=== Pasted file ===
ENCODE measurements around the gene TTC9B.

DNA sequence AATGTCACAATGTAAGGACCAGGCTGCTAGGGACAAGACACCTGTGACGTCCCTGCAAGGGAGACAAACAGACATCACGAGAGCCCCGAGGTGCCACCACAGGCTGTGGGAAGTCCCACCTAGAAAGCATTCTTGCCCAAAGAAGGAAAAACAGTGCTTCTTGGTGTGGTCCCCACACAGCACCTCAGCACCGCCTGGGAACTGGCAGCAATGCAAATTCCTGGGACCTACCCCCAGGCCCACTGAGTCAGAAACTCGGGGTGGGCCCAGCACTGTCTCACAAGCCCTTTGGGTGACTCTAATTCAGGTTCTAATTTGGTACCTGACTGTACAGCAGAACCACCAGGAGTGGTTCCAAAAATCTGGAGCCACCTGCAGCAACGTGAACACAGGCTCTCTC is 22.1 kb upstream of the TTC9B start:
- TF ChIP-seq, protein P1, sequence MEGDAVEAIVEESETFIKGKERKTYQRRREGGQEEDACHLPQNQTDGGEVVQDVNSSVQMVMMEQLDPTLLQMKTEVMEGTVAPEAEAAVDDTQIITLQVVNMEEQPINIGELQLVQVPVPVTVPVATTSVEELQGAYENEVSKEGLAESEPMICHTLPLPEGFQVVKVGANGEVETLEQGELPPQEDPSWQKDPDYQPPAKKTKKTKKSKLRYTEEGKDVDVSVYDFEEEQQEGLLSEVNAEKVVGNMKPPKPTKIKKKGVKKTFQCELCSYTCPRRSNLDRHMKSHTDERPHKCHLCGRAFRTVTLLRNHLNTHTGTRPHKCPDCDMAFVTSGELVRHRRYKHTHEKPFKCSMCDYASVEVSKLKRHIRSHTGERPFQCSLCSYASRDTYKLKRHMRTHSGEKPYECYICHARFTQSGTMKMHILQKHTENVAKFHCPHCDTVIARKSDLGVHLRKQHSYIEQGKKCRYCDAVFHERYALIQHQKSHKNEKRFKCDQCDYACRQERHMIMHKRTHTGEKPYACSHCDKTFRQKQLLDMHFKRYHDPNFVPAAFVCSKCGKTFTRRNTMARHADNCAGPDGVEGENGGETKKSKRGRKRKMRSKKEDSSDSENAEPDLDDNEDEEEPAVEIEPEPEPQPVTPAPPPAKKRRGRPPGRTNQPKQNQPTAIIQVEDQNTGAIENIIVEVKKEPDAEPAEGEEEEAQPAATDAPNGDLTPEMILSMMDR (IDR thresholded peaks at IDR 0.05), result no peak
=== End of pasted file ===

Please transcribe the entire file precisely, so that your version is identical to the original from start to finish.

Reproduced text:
ENCODE measurements around the gene TTC9B.

DNA sequence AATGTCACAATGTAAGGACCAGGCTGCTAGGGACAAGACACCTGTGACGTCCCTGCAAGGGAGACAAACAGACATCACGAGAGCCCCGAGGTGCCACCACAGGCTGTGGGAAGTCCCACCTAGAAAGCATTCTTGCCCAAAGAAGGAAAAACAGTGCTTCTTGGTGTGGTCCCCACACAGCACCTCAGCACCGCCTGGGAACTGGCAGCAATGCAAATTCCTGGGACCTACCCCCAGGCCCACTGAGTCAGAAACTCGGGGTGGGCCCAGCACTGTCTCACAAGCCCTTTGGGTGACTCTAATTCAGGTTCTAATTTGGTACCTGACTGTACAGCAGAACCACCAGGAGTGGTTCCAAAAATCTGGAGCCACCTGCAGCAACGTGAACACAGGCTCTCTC is 22.1 kb upstream of the TTC9B start:
- TF ChIP-seq, protein P1, sequence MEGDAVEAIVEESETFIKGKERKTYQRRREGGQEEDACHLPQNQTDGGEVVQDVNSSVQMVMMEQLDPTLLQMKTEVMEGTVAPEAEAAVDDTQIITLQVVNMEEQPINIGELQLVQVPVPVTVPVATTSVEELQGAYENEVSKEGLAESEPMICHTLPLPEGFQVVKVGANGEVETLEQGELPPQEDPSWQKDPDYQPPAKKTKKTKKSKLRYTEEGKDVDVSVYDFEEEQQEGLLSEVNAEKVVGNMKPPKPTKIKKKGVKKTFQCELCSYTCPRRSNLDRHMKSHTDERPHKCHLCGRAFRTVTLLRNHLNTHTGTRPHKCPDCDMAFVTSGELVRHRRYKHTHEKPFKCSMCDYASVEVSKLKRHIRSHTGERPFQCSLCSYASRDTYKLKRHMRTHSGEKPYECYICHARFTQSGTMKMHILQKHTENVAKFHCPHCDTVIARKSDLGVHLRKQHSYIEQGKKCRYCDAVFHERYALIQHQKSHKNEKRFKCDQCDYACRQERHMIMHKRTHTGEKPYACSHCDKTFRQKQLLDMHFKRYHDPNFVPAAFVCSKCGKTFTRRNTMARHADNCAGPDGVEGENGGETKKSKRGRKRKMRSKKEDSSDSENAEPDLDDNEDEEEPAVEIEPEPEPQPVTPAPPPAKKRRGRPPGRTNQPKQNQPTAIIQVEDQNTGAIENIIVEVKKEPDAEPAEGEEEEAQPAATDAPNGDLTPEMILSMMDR (IDR thresholded peaks at IDR 0.05), result no peak